John Hurst, goalkeeping coach of Great Britain and former videographer helps out now and then when his assistance is required. Here in Sydney, he is back to taking video. One has to wonder, however, how effective that is as he revealed the other night after the women's game of China against Spain he raved about the performance of the Spanish team, and expressed his surprise that they did not win the game. His colleagues thought he could not be serious. It turned out that throughout the whole game he had mistaken the Chinese for the Spanish women.
Ute Conen, the German umpire, came out to the hockey as a reserve umpire for the GB match against South Africa. Twenty-five minutes before the end, her colleague Renee Chatas from the USA called time out and signalled to the table that she had to be changed because she pulled a muscle. The weather was particularily cool on that day, so Conen was not quite prepared, and had to take her track suit pants off, and the pullover. What she did not realise in all the action and excitement was that the TV cameras were on her the whole time, and brought the happenings down the dugout live to every spectator on the big screen. Conen said she could not believe the situation, and it is very odd to come into a game with that short notice, not only for her but for her colleague and the players, too. It has been an exciting tournament for Conen who in the first game that she umpired tripped over backwards and when on her scooter the other day she went down the curb rather abruptly. Conen got another chance for umpiring half a game when she was a reserve umpire in another game, Australia against the Netherlands later last night.
The Golden Whistle Award was presented in the Olympic Family Lounge by Mr Juan Angel Calzado to Miriam van Gemert from the Netherlands, Eduardo Ruiz from Argentina and Ray O'Connor from Ireland for umpiring their 100th international.
Her majesty, Queen Sofia of Spain, was at the Hockey centre yesterday to watch her team's performance against New Zealand. After the match, she was out on the pitch talking to the players and congratulating them on their performance.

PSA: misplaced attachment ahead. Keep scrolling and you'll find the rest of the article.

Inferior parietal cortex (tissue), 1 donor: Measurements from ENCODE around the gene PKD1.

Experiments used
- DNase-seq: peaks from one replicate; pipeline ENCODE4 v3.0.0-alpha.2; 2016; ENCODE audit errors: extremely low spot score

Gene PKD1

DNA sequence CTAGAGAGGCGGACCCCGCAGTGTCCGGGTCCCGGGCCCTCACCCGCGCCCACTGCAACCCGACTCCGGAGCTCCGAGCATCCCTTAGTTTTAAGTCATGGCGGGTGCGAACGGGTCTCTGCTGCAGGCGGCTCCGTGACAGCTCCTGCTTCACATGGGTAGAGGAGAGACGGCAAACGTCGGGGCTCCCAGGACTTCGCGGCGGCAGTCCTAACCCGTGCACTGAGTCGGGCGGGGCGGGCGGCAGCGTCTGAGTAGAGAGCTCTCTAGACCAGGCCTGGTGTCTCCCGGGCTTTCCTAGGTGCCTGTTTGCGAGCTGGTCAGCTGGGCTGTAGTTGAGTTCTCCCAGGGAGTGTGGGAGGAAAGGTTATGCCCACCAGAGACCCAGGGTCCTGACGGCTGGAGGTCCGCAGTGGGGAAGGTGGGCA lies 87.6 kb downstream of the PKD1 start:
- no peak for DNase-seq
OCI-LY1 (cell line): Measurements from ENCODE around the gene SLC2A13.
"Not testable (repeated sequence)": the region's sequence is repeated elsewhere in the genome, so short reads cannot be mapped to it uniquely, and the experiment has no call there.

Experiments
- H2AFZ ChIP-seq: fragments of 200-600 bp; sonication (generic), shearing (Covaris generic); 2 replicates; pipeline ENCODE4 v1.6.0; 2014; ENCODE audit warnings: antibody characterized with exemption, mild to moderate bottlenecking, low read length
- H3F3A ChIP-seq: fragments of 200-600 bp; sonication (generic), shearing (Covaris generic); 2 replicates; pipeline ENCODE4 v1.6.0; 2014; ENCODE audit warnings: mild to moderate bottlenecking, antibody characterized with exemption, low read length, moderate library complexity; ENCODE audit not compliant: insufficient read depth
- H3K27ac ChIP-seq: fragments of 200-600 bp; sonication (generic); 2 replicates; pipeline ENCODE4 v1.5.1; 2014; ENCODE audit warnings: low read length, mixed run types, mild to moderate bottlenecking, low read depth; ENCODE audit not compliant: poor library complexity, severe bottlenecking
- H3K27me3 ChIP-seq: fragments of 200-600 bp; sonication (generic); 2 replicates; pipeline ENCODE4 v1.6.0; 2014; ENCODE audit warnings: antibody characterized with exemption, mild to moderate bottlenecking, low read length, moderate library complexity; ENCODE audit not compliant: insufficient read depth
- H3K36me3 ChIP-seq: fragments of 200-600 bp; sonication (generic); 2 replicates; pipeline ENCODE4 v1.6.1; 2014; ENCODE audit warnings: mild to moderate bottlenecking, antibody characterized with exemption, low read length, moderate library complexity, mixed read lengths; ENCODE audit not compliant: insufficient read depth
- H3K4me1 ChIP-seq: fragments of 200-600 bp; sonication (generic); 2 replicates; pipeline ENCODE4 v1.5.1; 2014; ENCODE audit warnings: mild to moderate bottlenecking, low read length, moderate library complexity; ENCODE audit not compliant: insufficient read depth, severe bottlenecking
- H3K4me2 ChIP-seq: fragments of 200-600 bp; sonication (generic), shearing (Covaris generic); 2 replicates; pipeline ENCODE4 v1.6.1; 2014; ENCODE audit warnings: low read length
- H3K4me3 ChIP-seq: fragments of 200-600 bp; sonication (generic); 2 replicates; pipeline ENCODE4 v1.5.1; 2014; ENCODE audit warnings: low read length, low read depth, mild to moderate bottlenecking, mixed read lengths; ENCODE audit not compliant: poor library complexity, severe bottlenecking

10.30 hrs MA Malaysia - Canada
13.30 hrs MB Australia - Korea
15.30 hrs MA Netherlands - Pakistan
18.30 hrs MA Germany - Great Britain
20.30 hrs MB Poland - India
Quotes of the day
I am surprised by the final result.
Jorge Ruiz, Argentine men's coach, after his team's game against Spain
To finish in the top eight is like a bronze medal for us. If we can win a place in the top six - the Champion's Trophy, that's a real dream.
Jorge Ruiz, Argentine men's coach
There is something that the organisers have really stuffed up. They should have had green capes instead of the blue ones.
Mike Hamilton, English coach, when looking across the stands at the rainy morning seeing a mix of spectators with blue and yellow rain capes.
The sky looks just as it looked like when we got hailed out at the test event.
Linden Adamson, Executive director AHA, having a chat about the weather
I find it hard to believe that a team trains and works hard for four years and for an umpire to make a decision not in the interest of hockey. I find it very frustrating. They cannot justify it.
Jan Borren, Coach New Zealand , after the game against Spain
I did not see the goal. There were some girls crying on the bench, and I was helping them.
Marc Lammers, Spanish women's team, on the question how he saw the last goal of his team.
They are unhappy with umpires but they have to be smarter.
Marc Lammers, on the decision to reverse the 16-yard hit